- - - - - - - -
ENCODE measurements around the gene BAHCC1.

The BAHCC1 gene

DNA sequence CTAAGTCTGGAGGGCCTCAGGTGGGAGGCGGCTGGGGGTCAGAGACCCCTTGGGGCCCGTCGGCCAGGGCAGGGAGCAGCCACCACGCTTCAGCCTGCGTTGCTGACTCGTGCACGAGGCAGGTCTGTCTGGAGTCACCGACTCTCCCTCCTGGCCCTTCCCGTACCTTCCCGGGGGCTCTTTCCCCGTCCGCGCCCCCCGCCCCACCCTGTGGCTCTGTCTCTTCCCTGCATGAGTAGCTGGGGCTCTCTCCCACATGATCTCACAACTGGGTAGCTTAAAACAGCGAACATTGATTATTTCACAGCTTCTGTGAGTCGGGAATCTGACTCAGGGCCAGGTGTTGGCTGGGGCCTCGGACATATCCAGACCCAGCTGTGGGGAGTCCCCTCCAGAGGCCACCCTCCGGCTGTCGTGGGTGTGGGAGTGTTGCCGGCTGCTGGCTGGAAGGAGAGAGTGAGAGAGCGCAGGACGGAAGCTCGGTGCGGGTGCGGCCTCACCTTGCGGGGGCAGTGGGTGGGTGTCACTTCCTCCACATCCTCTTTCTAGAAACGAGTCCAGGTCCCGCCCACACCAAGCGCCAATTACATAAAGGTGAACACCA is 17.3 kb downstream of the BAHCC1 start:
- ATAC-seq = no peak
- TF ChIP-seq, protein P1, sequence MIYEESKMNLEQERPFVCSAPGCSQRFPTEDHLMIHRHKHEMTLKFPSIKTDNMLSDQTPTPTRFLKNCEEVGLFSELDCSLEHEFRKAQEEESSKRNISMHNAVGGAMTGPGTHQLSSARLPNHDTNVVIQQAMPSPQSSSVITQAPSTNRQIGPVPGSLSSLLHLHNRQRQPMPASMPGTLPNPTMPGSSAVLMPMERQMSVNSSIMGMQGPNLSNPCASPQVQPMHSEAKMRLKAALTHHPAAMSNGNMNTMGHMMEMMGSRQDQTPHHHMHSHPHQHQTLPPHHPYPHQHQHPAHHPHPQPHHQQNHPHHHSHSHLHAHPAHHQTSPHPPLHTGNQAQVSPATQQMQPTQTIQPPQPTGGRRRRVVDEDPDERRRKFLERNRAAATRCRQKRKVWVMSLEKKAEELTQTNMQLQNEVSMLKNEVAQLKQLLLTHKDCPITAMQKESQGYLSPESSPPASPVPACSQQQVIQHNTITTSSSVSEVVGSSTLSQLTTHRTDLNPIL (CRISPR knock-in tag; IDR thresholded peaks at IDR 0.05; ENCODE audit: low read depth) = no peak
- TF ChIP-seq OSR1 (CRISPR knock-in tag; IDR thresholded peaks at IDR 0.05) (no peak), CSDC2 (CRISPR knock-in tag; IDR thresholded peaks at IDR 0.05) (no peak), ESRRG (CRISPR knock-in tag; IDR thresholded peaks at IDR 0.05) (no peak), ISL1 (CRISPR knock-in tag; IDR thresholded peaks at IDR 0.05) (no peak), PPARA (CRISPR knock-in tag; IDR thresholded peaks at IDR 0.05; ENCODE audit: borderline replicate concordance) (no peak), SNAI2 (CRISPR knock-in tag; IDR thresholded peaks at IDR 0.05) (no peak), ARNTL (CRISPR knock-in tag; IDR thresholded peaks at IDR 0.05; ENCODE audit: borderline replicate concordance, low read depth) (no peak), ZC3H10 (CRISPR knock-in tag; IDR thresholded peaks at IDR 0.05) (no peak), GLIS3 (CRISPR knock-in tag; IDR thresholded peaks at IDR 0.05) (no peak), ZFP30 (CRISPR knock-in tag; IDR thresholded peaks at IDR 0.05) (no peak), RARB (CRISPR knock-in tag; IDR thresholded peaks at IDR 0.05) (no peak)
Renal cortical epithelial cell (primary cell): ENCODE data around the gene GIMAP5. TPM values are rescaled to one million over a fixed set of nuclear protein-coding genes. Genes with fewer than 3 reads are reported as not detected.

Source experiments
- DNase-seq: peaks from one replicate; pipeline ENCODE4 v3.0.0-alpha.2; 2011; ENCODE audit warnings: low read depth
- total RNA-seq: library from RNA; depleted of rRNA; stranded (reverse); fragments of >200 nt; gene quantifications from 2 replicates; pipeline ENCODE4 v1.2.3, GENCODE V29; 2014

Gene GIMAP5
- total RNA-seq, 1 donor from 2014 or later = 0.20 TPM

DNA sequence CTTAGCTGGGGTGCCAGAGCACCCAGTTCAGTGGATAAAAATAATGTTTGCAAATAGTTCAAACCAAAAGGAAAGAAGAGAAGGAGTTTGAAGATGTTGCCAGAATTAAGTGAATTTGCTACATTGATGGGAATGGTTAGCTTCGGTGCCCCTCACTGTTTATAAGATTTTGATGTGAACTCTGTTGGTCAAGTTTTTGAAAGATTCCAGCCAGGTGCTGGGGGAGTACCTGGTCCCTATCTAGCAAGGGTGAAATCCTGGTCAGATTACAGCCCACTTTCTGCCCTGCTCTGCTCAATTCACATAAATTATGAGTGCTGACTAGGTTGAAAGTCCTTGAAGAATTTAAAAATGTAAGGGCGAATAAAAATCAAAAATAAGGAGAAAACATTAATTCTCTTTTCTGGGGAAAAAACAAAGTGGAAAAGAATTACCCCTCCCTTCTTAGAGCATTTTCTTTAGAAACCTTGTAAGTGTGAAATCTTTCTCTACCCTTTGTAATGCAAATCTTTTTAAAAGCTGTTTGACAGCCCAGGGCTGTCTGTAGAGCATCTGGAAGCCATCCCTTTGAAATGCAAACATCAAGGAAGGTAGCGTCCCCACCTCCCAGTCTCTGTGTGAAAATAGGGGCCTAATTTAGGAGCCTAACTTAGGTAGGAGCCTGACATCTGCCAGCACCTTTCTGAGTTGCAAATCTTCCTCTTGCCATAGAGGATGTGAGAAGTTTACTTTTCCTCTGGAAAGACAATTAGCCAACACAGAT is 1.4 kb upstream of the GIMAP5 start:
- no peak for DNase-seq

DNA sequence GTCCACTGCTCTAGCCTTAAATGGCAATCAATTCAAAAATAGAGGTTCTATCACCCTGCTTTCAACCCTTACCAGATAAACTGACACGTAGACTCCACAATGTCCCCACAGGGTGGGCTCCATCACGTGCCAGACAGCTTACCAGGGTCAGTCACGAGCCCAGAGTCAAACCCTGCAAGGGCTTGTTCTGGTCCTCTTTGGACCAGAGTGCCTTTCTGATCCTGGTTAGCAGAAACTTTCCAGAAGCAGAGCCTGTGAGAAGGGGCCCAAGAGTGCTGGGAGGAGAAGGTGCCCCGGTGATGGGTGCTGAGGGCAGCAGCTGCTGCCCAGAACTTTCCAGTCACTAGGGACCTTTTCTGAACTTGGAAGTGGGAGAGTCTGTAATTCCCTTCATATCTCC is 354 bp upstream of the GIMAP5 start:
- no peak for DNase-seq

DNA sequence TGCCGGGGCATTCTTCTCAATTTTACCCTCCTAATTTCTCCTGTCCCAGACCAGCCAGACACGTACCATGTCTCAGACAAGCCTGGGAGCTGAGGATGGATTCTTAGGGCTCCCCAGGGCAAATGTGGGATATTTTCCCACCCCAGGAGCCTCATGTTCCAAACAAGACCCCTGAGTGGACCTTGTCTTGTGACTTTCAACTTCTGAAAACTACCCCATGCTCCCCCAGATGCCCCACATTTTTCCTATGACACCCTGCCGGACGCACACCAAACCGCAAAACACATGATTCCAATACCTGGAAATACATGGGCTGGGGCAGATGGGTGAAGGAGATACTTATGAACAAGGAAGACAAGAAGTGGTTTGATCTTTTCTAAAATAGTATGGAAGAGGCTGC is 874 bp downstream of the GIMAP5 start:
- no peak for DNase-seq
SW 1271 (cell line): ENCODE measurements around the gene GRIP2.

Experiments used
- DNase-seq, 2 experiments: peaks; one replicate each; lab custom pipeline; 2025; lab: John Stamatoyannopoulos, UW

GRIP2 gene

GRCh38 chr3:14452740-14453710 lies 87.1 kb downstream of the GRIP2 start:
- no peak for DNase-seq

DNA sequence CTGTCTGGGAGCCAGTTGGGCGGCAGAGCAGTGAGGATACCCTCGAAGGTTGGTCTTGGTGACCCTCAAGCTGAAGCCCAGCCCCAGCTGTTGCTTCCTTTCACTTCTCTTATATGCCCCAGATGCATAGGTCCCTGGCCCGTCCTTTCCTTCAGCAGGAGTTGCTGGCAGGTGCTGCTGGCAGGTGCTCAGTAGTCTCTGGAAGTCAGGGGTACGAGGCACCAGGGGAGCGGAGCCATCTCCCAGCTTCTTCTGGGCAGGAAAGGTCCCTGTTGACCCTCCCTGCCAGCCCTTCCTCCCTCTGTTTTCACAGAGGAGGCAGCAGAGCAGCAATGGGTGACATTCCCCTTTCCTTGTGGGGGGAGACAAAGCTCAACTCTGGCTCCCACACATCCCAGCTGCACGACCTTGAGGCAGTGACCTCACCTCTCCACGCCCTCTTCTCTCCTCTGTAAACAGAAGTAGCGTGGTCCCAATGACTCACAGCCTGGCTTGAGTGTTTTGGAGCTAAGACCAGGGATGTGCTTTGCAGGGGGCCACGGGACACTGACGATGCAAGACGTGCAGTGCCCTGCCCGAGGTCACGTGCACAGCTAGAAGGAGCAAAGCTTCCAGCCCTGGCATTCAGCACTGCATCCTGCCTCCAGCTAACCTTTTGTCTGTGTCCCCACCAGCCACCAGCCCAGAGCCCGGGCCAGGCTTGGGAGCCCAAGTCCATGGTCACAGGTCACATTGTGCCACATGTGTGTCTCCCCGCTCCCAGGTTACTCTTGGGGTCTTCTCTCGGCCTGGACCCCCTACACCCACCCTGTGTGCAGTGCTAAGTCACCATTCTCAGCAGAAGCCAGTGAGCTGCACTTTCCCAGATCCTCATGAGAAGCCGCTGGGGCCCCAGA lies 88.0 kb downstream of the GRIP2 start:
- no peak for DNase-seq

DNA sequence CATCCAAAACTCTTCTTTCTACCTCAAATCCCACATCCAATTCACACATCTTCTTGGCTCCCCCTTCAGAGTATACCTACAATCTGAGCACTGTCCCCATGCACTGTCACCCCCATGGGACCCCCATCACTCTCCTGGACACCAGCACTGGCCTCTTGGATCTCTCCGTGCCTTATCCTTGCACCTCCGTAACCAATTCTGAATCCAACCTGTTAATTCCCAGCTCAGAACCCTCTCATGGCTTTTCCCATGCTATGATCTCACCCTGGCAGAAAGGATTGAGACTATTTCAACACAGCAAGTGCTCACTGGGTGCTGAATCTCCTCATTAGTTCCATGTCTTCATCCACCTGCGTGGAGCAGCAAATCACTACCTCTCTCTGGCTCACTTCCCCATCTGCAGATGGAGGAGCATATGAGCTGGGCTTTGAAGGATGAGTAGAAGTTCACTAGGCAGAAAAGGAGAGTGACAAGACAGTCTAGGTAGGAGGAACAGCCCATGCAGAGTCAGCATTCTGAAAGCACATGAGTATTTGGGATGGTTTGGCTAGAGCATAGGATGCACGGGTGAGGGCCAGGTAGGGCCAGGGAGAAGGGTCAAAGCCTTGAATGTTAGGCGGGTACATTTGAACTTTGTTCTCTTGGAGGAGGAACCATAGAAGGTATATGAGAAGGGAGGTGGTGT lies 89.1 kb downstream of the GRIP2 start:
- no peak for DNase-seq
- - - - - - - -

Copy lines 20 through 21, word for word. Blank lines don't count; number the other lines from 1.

Experiments used
- DNase-seq, 2 experiments: peaks; one replicate each; lab custom pipeline; 2025; lab: John Stamatoyannopoulos, UW